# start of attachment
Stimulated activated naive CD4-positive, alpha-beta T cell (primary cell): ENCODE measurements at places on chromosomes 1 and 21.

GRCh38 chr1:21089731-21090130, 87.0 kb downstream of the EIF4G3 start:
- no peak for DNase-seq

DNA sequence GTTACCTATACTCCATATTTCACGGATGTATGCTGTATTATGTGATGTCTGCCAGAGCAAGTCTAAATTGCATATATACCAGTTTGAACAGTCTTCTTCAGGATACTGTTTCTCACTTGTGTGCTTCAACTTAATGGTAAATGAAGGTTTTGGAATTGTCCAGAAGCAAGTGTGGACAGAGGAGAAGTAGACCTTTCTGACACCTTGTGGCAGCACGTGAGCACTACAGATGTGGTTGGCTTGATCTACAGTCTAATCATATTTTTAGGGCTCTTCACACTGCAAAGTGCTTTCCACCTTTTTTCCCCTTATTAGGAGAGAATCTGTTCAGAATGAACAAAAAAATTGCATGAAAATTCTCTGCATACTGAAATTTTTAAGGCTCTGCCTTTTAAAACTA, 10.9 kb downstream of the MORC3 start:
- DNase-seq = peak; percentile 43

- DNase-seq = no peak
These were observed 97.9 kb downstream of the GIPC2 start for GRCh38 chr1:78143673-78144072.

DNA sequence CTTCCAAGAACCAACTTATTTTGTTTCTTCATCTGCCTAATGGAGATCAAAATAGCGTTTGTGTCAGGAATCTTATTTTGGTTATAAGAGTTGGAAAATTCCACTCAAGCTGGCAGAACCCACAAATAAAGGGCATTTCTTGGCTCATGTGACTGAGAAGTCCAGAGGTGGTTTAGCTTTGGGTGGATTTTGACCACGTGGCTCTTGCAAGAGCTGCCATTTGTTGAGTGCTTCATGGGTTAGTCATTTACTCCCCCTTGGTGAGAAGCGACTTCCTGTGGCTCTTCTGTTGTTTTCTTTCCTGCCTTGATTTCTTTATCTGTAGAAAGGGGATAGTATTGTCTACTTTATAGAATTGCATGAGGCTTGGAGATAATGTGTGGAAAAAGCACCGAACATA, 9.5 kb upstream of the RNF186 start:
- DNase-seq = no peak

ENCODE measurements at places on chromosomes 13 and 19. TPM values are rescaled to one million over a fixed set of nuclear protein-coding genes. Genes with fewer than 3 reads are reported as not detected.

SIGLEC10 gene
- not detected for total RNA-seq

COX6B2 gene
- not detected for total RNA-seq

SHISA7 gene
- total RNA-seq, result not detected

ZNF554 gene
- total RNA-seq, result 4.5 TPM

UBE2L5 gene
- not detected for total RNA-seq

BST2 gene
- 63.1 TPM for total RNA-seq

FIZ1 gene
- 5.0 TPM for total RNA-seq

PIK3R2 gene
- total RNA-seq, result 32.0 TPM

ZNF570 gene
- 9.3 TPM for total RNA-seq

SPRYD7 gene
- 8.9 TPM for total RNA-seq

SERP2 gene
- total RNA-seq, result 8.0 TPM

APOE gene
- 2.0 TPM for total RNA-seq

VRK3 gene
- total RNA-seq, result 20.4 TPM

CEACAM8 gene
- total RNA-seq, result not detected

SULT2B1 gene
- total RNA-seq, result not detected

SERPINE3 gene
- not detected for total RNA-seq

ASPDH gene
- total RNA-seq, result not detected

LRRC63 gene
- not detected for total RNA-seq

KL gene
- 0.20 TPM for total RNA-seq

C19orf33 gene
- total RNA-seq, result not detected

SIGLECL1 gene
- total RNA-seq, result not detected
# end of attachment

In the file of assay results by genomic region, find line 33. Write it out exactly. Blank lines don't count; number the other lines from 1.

APOE gene